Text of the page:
After splitting along party lines on emergency spending for the wars in Iraq and Afghanistan on Thursday night, all five of Oklahoma’s members in the U.S. House voted for a separate emergency bill providing $3.5 billion in agricultural disaster relief.
Both bills were approved late Thursday and now go to the Senate. President Bush has vowed to veto the war spending bill.
On the ag relief bill, Rep. Tom Cole, R-Moore, said, “Oklahomans have experienced numerous losses due to the recent wild fires, floods and tornadoes that have struck many portions of our state. This bill will open the door for those people who have been greatly affected by these natural disasters to seek assistance from the federal government.”
The bill will cover crop or livestock losses from either 2005, 2006 or 2007, if a farmer had crop insurance at the time and lost at least 35 percent of his or her crop; for livestock producers, eligibility depends on whether his or her county was part of a disaster declaration.
Rep. Dan Boren, D-Muskogee, was the only Oklahoma member to vote for the war spending bill, which divides the money into two installments _ one that would be provided immediately and another in July after Bush reports to Congress on progress made by the Iraqi government on several different fronts.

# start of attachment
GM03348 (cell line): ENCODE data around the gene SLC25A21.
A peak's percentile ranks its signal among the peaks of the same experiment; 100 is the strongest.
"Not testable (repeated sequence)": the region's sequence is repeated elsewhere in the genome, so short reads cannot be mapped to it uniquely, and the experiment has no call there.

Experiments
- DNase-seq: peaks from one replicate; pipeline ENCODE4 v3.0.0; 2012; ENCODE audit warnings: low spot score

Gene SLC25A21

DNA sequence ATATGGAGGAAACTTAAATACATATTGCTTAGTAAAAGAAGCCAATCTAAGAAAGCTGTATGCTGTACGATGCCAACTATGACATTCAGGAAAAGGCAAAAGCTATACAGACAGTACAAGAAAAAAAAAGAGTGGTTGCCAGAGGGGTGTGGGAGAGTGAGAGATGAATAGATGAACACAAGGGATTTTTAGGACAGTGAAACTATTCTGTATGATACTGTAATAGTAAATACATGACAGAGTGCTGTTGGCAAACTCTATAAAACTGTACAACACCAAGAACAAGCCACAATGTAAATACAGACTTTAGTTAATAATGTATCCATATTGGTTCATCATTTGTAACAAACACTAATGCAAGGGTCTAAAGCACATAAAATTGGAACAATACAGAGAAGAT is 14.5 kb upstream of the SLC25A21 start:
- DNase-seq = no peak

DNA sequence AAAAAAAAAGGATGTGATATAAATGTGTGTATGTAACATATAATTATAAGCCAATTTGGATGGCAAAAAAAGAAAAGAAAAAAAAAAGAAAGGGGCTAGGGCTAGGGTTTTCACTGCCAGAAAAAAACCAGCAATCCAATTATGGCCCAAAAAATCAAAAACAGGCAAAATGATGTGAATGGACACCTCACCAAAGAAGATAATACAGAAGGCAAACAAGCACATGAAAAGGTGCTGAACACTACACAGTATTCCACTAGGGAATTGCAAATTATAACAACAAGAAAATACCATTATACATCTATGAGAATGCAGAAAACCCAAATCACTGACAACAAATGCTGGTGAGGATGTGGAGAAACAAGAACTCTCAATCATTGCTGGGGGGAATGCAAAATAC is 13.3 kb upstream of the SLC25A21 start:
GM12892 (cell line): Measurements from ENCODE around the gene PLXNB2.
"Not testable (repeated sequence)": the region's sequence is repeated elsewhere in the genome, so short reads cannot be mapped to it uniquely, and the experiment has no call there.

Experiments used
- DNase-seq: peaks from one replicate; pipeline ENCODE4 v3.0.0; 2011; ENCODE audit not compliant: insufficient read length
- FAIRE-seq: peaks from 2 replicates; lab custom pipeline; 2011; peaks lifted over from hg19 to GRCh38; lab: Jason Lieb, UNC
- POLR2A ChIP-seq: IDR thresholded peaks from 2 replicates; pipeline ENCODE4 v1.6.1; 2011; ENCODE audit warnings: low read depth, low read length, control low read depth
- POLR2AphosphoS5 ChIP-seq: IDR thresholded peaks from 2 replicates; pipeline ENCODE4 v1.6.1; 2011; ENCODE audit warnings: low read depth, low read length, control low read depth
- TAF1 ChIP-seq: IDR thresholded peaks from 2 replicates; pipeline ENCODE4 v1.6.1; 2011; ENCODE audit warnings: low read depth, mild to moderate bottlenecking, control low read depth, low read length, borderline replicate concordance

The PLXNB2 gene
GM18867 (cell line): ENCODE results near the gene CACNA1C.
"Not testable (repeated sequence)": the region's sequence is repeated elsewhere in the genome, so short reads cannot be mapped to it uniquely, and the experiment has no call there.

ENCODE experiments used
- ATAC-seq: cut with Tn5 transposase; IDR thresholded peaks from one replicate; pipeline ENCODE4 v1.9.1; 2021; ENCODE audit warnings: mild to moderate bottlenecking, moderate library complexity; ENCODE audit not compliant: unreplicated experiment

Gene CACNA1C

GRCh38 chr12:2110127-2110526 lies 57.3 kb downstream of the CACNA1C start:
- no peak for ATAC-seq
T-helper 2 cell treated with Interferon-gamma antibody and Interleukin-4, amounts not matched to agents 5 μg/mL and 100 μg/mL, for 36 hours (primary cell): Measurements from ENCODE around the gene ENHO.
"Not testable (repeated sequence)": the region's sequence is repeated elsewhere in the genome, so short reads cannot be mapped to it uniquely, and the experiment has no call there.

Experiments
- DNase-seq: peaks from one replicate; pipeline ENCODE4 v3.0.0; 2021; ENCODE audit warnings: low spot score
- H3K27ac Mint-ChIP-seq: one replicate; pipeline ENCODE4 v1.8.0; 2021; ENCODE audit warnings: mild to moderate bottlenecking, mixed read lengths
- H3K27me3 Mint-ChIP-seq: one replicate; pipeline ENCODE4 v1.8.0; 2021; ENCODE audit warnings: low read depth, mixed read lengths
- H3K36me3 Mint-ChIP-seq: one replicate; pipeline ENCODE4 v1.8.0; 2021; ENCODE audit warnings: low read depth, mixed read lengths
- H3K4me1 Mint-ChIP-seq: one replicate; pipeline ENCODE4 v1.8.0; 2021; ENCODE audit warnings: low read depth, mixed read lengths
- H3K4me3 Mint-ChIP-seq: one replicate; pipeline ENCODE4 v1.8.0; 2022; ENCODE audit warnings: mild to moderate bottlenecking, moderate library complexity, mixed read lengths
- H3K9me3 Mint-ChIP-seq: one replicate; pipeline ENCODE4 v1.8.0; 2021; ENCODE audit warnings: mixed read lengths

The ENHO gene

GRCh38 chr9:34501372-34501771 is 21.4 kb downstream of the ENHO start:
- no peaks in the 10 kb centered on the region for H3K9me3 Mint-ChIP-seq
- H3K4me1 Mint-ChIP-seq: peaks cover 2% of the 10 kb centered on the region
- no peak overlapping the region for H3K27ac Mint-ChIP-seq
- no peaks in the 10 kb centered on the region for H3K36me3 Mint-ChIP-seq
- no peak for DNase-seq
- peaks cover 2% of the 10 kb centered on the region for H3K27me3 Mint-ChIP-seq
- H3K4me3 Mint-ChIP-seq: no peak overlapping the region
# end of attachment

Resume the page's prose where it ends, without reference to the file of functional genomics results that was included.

Boren, the only Democrat in the state’s congressional delegation, has been frustrated with what he sees as a lack of progress by Iraqis in taking control of their country, and he opposed Bush’s plan to add more troops this year. But he voted against a war spending bill last month _ eventually vetoed by the president _ that set timelines for troop withdrawals.
On Thursday, he was one of the conservative Democrats who had opposed the bill with timelines to support the new approach of giving the money in two installments to get the military through September.
Boren said, “The removal of the timeline for withdrawal addressed my concerns with the original bill. I remain opposed to setting a date for withdrawal because that would show our hand to our enemies. But this proposal uses benchmarks to measure progress rather than arbitrary timelines.
“Time is of the essence. We need to get this money to the troops in the field so they can continue their mission, and this bill does that. It also holds the Iraqi government accountable. It does this without imposing timelines that tie the hands of military commanders.”
Cole reacted strongly against the bill, which was supported by only two Republicans.
“No matter where you stand on the war, it is unconscionable to put our troops on life support until Congress decides to pull the plug,” Cole said. “Those are our sons and daughters over there _ they deserve to get the resources they need, and time is running out.”
The Senate isn’t expected to go along with the House approach, but it’s not clear what Democratic leaders on that side of the Capitol plan to do.
Meanwhile, Sen. Tom Coburn, R-Muskogee, is expected to propose an amendment to a water projects bill next week that would fund the wars through September without any strings attached. He would not include funding for farm relief.
Emergency spending, by the way, goes directly to the national debt. Combined, the war spending and farm relief bills top $100 billion.